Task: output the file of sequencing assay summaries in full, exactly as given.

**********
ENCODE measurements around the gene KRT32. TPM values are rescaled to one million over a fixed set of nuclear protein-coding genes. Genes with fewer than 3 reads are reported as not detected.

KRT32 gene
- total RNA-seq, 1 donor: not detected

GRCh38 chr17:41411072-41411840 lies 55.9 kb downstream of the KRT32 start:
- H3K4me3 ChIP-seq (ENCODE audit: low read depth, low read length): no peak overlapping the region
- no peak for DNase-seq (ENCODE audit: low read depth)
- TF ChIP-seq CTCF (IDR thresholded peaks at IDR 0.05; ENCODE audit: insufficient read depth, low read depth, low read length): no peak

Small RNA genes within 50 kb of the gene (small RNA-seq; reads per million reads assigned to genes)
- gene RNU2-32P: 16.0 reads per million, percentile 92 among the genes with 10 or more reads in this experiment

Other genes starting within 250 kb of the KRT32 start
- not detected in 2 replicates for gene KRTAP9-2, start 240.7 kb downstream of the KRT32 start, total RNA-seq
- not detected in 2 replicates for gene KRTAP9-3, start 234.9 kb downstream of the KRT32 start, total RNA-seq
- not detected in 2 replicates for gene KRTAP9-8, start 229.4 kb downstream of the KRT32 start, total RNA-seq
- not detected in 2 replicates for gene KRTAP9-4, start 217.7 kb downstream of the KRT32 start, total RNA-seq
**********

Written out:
ENCODE measurements around the gene KRT32. TPM values are rescaled to one million over a fixed set of nuclear protein-coding genes. Genes with fewer than 3 reads are reported as not detected.

KRT32 gene
- total RNA-seq, 1 donor: not detected

GRCh38 chr17:41411072-41411840 lies 55.9 kb downstream of the KRT32 start:
- H3K4me3 ChIP-seq (ENCODE audit: low read depth, low read length): no peak overlapping the region
- no peak for DNase-seq (ENCODE audit: low read depth)
- TF ChIP-seq CTCF (IDR thresholded peaks at IDR 0.05; ENCODE audit: insufficient read depth, low read depth, low read length): no peak

Small RNA genes within 50 kb of the gene (small RNA-seq; reads per million reads assigned to genes)
- gene RNU2-32P: 16.0 reads per million, percentile 92 among the genes with 10 or more reads in this experiment

Other genes starting within 250 kb of the KRT32 start
- not detected in 2 replicates for gene KRTAP9-2, start 240.7 kb downstream of the KRT32 start, total RNA-seq
- not detected in 2 replicates for gene KRTAP9-3, start 234.9 kb downstream of the KRT32 start, total RNA-seq
- not detected in 2 replicates for gene KRTAP9-8, start 229.4 kb downstream of the KRT32 start, total RNA-seq
- not detected in 2 replicates for gene KRTAP9-4, start 217.7 kb downstream of the KRT32 start, total RNA-seq